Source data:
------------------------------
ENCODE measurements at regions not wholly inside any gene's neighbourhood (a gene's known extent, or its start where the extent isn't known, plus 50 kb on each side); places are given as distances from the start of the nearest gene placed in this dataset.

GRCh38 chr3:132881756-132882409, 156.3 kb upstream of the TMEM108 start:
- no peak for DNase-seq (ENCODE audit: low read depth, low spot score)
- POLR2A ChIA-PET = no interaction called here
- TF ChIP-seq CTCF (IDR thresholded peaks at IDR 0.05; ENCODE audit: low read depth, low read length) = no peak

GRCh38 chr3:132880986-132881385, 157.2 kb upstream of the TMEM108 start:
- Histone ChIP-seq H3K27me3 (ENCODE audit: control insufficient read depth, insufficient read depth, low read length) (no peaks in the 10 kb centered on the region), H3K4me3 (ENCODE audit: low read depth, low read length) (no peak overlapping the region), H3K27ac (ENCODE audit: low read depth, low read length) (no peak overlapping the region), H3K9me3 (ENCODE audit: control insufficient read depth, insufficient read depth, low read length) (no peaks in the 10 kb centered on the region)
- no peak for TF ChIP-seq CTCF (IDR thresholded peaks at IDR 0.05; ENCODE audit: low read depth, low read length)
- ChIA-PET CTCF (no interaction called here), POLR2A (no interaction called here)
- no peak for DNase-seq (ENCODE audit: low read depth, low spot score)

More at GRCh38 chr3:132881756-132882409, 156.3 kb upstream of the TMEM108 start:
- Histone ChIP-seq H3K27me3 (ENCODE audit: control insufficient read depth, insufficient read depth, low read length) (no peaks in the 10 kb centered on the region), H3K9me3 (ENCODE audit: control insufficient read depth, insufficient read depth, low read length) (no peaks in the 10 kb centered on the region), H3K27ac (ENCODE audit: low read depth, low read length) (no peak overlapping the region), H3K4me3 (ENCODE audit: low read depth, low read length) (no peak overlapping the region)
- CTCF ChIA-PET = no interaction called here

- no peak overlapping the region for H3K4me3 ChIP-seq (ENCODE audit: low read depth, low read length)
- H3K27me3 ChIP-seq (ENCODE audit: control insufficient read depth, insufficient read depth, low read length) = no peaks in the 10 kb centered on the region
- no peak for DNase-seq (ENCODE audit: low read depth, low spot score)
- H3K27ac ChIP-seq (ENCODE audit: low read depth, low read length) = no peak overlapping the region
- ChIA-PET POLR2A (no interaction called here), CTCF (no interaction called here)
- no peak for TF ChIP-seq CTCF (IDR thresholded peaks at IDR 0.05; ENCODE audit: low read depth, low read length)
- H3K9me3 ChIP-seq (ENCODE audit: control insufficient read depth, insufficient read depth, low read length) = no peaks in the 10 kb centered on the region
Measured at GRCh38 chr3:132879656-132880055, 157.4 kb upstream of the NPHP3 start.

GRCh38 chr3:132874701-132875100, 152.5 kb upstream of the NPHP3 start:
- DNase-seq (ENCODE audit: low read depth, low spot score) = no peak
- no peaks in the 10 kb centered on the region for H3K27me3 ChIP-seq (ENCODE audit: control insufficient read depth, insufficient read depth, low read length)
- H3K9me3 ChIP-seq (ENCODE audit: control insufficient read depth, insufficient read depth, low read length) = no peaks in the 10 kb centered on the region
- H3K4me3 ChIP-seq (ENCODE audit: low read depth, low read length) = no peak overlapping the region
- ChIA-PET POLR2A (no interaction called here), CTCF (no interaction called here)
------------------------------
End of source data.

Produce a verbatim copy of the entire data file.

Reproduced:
ENCODE measurements at regions not wholly inside any gene's neighbourhood (a gene's known extent, or its start where the extent isn't known, plus 50 kb on each side); places are given as distances from the start of the nearest gene placed in this dataset.

GRCh38 chr3:132881756-132882409, 156.3 kb upstream of the TMEM108 start:
- no peak for DNase-seq (ENCODE audit: low read depth, low spot score)
- POLR2A ChIA-PET = no interaction called here
- TF ChIP-seq CTCF (IDR thresholded peaks at IDR 0.05; ENCODE audit: low read depth, low read length) = no peak

GRCh38 chr3:132880986-132881385, 157.2 kb upstream of the TMEM108 start:
- Histone ChIP-seq H3K27me3 (ENCODE audit: control insufficient read depth, insufficient read depth, low read length) (no peaks in the 10 kb centered on the region), H3K4me3 (ENCODE audit: low read depth, low read length) (no peak overlapping the region), H3K27ac (ENCODE audit: low read depth, low read length) (no peak overlapping the region), H3K9me3 (ENCODE audit: control insufficient read depth, insufficient read depth, low read length) (no peaks in the 10 kb centered on the region)
- no peak for TF ChIP-seq CTCF (IDR thresholded peaks at IDR 0.05; ENCODE audit: low read depth, low read length)
- ChIA-PET CTCF (no interaction called here), POLR2A (no interaction called here)
- no peak for DNase-seq (ENCODE audit: low read depth, low spot score)

More at GRCh38 chr3:132881756-132882409, 156.3 kb upstream of the TMEM108 start:
- Histone ChIP-seq H3K27me3 (ENCODE audit: control insufficient read depth, insufficient read depth, low read length) (no peaks in the 10 kb centered on the region), H3K9me3 (ENCODE audit: control insufficient read depth, insufficient read depth, low read length) (no peaks in the 10 kb centered on the region), H3K27ac (ENCODE audit: low read depth, low read length) (no peak overlapping the region), H3K4me3 (ENCODE audit: low read depth, low read length) (no peak overlapping the region)
- CTCF ChIA-PET = no interaction called here

- no peak overlapping the region for H3K4me3 ChIP-seq (ENCODE audit: low read depth, low read length)
- H3K27me3 ChIP-seq (ENCODE audit: control insufficient read depth, insufficient read depth, low read length) = no peaks in the 10 kb centered on the region
- no peak for DNase-seq (ENCODE audit: low read depth, low spot score)
- H3K27ac ChIP-seq (ENCODE audit: low read depth, low read length) = no peak overlapping the region
- ChIA-PET POLR2A (no interaction called here), CTCF (no interaction called here)
- no peak for TF ChIP-seq CTCF (IDR thresholded peaks at IDR 0.05; ENCODE audit: low read depth, low read length)
- H3K9me3 ChIP-seq (ENCODE audit: control insufficient read depth, insufficient read depth, low read length) = no peaks in the 10 kb centered on the region
Measured at GRCh38 chr3:132879656-132880055, 157.4 kb upstream of the NPHP3 start.

GRCh38 chr3:132874701-132875100, 152.5 kb upstream of the NPHP3 start:
- DNase-seq (ENCODE audit: low read depth, low spot score) = no peak
- no peaks in the 10 kb centered on the region for H3K27me3 ChIP-seq (ENCODE audit: control insufficient read depth, insufficient read depth, low read length)
- H3K9me3 ChIP-seq (ENCODE audit: control insufficient read depth, insufficient read depth, low read length) = no peaks in the 10 kb centered on the region
- H3K4me3 ChIP-seq (ENCODE audit: low read depth, low read length) = no peak overlapping the region
- ChIA-PET POLR2A (no interaction called here), CTCF (no interaction called here)